The dark clouds are starting to gather. Sentiment is turning and the easiness of summer is fading. MacroTOMI has these past months held a view that an event of this magnitude would not, stimulus notwithstanding, pass by without considerable damage. It seems that other opinions are coming around to ours.
We recently wrote about the tenuous situation of the markets (read: State of the Economy:A house of cards) and wrote on July 15,2020 about the how we envisaged the Jobs market to play out (read: Employment Data show Probably Dead Cat Bounce) – the latest job numbers are starting to show that new job growth is losing steam.
While we opined that the prognosis was for long term adverse outcomes, we did so during a period of extraordinary exuberance. It was difficult to predict – and still is – when the markets will have their ‘aha’ moment.
What we can tell you is that the tide of sentiment seems to us to be turning. Nervousness over the election, supreme court nomination showdown and a lock-horned and potentially gridlocked congress mean that the anticipated (and expected) additional forthcoming stimulus may not arrive anytime soon. There may be an 11th hour ploy, to sweeten the voters and provide a shot of stimulus to do wonders to temporarily dissipate the clouds till past the beginning of November.
But the markets and the economic numbers are starting to show some interesting signals, only the fools should choose to ignore. Intraday volatility is picking up – wild swings between black and red in a single session. This tug of war could well be a precursor to a market waiting for an event to provide direction. Anything negative in the slightest may set off investors like a stampeding heard of wild buffalo . The corollary, is an announcement of more stimulus – it’s what the market and the gold bugs are pinning their hopes on.
I’ve often wondered if traders have thought what happens if one day, cry wolf, their expected stimulus doesn’t materialize. We may soon test that. The markets cannot sustain themselves on hope and prayer – they need something more.
House sales seem to be an outlier of ferverous activity. An enigma to many market watchers. But the inflation figures are waning, the jobs recovery is not terribly robust and the retails sales are showing signs that the ‘pent-up’ demand is fizzling out.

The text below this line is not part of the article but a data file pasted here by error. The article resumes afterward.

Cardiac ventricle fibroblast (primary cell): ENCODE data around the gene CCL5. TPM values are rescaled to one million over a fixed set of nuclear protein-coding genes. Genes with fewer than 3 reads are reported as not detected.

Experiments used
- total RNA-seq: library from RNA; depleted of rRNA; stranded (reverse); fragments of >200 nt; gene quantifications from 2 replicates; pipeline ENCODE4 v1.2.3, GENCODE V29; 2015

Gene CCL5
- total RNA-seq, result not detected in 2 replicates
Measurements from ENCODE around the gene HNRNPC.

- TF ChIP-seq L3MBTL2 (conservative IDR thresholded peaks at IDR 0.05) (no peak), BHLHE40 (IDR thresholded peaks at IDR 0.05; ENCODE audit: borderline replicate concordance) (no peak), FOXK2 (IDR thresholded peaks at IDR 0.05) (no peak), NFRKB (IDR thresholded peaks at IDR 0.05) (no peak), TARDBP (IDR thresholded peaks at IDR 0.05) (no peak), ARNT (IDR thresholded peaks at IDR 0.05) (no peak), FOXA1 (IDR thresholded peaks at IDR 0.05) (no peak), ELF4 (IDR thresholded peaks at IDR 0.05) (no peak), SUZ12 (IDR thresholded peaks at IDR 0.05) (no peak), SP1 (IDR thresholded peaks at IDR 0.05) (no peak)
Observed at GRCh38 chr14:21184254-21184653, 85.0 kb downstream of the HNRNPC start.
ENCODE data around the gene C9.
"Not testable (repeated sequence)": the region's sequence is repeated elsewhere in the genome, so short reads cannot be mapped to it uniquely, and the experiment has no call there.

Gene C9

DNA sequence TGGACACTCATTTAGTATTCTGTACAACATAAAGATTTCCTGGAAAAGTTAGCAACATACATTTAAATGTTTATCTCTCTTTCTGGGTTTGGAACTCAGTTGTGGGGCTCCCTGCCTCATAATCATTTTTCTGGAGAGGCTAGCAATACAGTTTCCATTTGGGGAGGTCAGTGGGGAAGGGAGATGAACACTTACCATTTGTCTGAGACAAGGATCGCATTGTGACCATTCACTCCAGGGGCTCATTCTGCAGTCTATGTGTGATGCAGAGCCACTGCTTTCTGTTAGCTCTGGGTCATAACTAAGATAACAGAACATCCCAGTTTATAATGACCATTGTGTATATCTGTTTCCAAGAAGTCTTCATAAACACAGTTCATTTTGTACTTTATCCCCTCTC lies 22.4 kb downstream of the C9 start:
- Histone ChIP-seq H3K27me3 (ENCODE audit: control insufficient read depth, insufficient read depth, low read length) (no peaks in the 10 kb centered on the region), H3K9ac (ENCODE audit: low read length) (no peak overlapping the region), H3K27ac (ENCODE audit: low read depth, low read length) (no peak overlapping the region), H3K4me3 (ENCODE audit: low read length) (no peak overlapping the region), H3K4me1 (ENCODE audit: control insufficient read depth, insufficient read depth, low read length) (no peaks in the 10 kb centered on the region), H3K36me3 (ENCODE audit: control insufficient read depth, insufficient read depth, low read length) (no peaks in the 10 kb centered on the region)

What’s super interesting are the short term stimulus distortions that many pundits were prematurely – and in our opinion, incorrectly – calling. Stimulus effects were clear; markets pushing new all time highs, Gold reaching records, the Dollar weakening and of course a bump in inflation.
Many opinions surfaced about the demise of the Dollar, the stratospheric gold price to come and such high real negative rates from wild inflation and the Fed’s no hike policy, that Treasuries were labeled garbage (and who woulld buy them).
The fact that all of these distortions are unwinding, signals to me that the stimulus sugar-high is receding. This bodes ill for many misplaced investors. Ironically, so far, Treasuries have remained in a very tight range. The 30yr vacillates between 1.4 and 1.45 mostly. If the aforementioned were true – negative rates, collapsing dollar, roaring stocks – why didn’t the long end of the yield curve blow out? Yields haven’t come down yet either to be fair.
If we don’t get more stimulus there is a high probability that the markets will weaken further, gold will lose more shine, Dollar strengthen and inflation will sink lower. Market uncertainty and lower inflation will ultimately push long term yields lower.
If we do get more stimulus (and another hurrah) – we could see the markets rise and gold shine a little more. If the monetary base expands without economic activity picking up (which is doubtful – read: The (almost) $10T question – and especially if it is monetary stimulus, long terms yields will fall.
Interestingly, we saw this same playbook in 2008. The 30yr yield has been on a steady downward trajectory from 4.5.
Interesting times ahead – it’s neither a time for the faint of heart, nor the faint of knowledge and experience.
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